Yardley was employed as wages and personnel manager for BALIOL between 1994 and 2007. One of his jobs each month was to prepare for payday when the staff was paid in cash on the last day of the month. He would cash the check at the LBSC and sort the cash into brown envelopes for each of the employees, with their pay slip. BALIOL'S arrangement with LSBC meant that its cheques would only be honored if signed by Yardley or countersigned by any member of BALIOL's governing body. Between 1994 and 2004, the size of the cheques rose from £300k per month to £500k per month.
In January 2005, the cheque was £1m and in June 2007 Yardley went missing and BALIOL became suspicious of fraud. In January 2008, Yardley was arrested at Johannesburg airport flying in from the Comoros Islands. He pleaded guilty to criminal deception and is now in prison. He confessed to forging cheques and spent the money.
[...] Money Laundering Law and Regulation. Oxford University Press. Lionel Smith (1999) The Law of Tracing. Oxford University Press. Ibid. R J Smith, (2003) Property Law. 4th Edition Longman. Ibid. (1815) 3 M & S 562.  CH 547  1 NZLR 1 Lionel Smith (1999) op.cit.  op.cit.  AC 102 Lionel Smith, op.cit. (1816) 1 Mer Millet, PJ (1991) Tracing the Proceeds of Fraud Law Quarterly Review 71. Todd and Wilsons (2007). Textbook on Trusts 8th Edition. Oxford University Press Ibid. [...]
[...] Furthermore, due to his position as Wages and Personnel manner, the case of Green & Clara Pty Limited v Bestobell Industries Limited indicates that senior employees will owe a fiduciary duty to the company they work for. As such, the fiduciary duty imposes the highest duty of care and an essential limb of this duty is not to have a conflict of interest and a prohibition on profiting from the position without consent. Accordingly, in misappropriating the funds through forgery and directly profiting from this, Yardley was in breach of fiduciary duty to BALIOL. [...]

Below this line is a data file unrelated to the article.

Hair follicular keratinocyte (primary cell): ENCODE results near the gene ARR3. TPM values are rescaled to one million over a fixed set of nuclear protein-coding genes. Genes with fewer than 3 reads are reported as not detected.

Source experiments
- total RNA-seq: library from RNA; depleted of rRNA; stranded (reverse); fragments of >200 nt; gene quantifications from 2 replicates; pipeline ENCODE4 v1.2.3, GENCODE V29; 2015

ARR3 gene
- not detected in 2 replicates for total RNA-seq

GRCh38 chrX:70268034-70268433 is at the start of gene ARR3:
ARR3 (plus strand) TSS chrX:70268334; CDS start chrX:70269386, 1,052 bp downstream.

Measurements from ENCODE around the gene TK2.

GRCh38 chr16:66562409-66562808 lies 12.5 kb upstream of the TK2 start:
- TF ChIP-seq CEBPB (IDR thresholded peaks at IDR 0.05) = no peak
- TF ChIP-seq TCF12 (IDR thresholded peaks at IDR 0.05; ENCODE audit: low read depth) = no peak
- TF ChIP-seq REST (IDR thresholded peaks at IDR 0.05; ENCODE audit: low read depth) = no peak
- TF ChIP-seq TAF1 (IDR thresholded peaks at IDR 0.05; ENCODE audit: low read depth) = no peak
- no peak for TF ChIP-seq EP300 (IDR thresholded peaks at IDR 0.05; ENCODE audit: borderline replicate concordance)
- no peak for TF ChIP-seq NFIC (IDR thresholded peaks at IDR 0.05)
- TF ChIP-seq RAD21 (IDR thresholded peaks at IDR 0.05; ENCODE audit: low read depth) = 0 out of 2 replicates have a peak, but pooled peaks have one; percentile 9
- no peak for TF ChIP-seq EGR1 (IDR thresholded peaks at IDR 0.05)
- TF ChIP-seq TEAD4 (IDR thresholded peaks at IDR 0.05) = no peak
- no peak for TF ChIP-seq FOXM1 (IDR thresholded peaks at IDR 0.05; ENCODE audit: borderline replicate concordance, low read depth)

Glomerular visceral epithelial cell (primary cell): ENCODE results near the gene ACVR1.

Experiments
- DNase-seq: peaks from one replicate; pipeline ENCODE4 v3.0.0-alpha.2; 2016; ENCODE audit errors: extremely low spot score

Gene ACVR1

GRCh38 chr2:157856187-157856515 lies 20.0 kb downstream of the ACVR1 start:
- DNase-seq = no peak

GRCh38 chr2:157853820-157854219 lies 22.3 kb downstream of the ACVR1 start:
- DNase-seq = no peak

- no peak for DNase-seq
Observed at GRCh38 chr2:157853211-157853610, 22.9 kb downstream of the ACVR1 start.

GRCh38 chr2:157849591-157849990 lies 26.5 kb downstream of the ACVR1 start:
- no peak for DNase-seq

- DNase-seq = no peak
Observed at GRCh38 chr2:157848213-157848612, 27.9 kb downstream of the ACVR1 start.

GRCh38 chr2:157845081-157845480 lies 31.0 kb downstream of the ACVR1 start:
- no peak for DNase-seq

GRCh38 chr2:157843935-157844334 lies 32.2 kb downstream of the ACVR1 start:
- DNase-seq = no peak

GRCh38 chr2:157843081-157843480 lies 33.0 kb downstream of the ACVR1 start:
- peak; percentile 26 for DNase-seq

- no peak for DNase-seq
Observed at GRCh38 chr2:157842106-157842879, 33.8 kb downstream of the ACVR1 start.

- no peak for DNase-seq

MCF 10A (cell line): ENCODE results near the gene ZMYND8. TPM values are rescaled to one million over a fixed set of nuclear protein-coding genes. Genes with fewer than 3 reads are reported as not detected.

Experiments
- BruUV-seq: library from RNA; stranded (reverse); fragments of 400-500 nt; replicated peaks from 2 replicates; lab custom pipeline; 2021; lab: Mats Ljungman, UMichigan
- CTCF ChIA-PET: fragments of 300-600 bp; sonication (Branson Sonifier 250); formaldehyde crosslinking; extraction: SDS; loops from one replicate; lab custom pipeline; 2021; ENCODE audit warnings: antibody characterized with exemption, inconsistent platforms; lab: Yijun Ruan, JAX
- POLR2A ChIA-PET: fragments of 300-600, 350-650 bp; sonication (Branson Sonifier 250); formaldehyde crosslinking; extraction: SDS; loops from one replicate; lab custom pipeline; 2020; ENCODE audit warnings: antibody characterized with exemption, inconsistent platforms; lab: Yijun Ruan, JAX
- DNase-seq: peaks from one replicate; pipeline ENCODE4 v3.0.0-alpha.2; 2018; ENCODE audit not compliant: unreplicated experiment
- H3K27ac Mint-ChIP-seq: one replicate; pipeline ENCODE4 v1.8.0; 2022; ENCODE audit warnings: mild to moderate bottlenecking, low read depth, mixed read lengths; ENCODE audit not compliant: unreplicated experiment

[...] The case of Taylor v Plummerasserted that the common law doctrine of tracing required the property to be identifiable and distinguishable from other property. It is likely that the main difficulty for BALIOL under the common law of tracing will be the mixture of funds however it will still be able to make a claim under the equitable doctrine of tracing. This was asserted by the ratio of the Court of Appeal case in Agip Africa v Jackson where it was held that that equity will allow tracing through mixed bank accounts. [...]
[...] However, as asserted by the Privy Council in Re Goldcorp Exchange Ltd and also the approval of Re Diplcok's Estate by the House of Lords in the decision of Westdeutsche Landesbank Girozentrale v Islington London Borough Council; it is now “clear beyond doubt that tracing in equity requires an initial fiduciary relationship”. Accordingly, in order for BALIOL to rely on equitable tracing to recoup its funds, it must firstly establish that Yardley had a fiduciary relationship with BALIOL and that they are the real owners of the money in his bank accounts. [...]
[...] Ibid. Ibid.  4 ALL ER 22. R J Smith (2003) op.cit. Graham Moffat (2005). Trust Law: Cases and Materials. 4th Edition Cambridge University Press. Todd & Wilsons (2007) op.cit. Ibid.  1 AC 74.  Ch 465.  2 ALL ER 961. Todd and Wilsons (2007) op.cit. See also [...]
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